Wednesday, June 29, 2011

Ultrasound imaging of normal deep veins

The normal deep veins of the lower limb- the femoral and popliteal veins are usually studied to rule out deep venous thrombosis. One of the various methods of ruling out clot formation (thrombosis) in the deep veins is the application of mild pressure with the ultrasound probe on the deep vein. This method is called compression and the method is called testing the compressibility of the deep vein.
This ultrasound video clip (above) shows the femoral vein (FEM V.) and the popliteal vein (POPL V.), after probe pressure is applied to determine whether complete collapse of the veins is possible. The end stage shows total apposition of the walls of the vein as pressure is applied. This confirms the absence of thrombus (clot) within the vein. This testing of the normal compressibility of the femoral and popliteal veins must be done along the full extent of the deep veins. As one goes downwards along the course of the femoral vein to the mid thigh, this may be difficult due to the femoral vein entering the adductor canal.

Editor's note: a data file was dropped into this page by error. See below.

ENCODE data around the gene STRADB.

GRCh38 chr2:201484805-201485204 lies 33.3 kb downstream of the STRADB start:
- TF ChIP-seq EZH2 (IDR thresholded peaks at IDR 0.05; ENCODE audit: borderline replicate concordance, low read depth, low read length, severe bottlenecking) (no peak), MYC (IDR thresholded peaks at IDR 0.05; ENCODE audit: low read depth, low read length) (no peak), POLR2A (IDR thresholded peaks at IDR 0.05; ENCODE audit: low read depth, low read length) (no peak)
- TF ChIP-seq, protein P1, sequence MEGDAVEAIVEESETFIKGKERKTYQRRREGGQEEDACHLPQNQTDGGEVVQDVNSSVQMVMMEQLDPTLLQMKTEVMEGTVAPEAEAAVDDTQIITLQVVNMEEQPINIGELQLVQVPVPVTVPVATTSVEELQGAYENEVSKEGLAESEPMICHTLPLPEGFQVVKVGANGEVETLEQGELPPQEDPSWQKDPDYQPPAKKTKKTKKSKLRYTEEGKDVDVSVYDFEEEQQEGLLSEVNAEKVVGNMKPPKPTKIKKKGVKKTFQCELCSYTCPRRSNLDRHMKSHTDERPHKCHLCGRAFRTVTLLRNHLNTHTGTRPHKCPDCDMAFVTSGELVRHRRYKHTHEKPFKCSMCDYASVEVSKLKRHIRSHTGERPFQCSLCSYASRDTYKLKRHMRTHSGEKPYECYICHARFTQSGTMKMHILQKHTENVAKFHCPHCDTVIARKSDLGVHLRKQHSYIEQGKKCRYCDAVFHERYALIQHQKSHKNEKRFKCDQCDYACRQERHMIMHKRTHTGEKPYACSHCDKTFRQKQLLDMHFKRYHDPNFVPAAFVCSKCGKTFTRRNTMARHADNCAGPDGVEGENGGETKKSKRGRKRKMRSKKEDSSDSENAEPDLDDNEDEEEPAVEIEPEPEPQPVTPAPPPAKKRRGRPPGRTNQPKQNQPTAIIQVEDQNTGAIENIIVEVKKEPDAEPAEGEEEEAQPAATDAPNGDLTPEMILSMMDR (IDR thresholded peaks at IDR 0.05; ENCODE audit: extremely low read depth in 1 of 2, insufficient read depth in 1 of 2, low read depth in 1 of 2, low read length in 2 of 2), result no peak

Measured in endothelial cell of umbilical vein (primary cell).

At this stage the sonologist may try looking for normal augmentation of flow by pressure on the calf muscles. A sharp augmentation spike on spectral doppler trace means there is no thrombus along the course of the deep veins till the calf.
For more on this topic visit: color Doppler and ultrasound study of the deep veins of lower limb.

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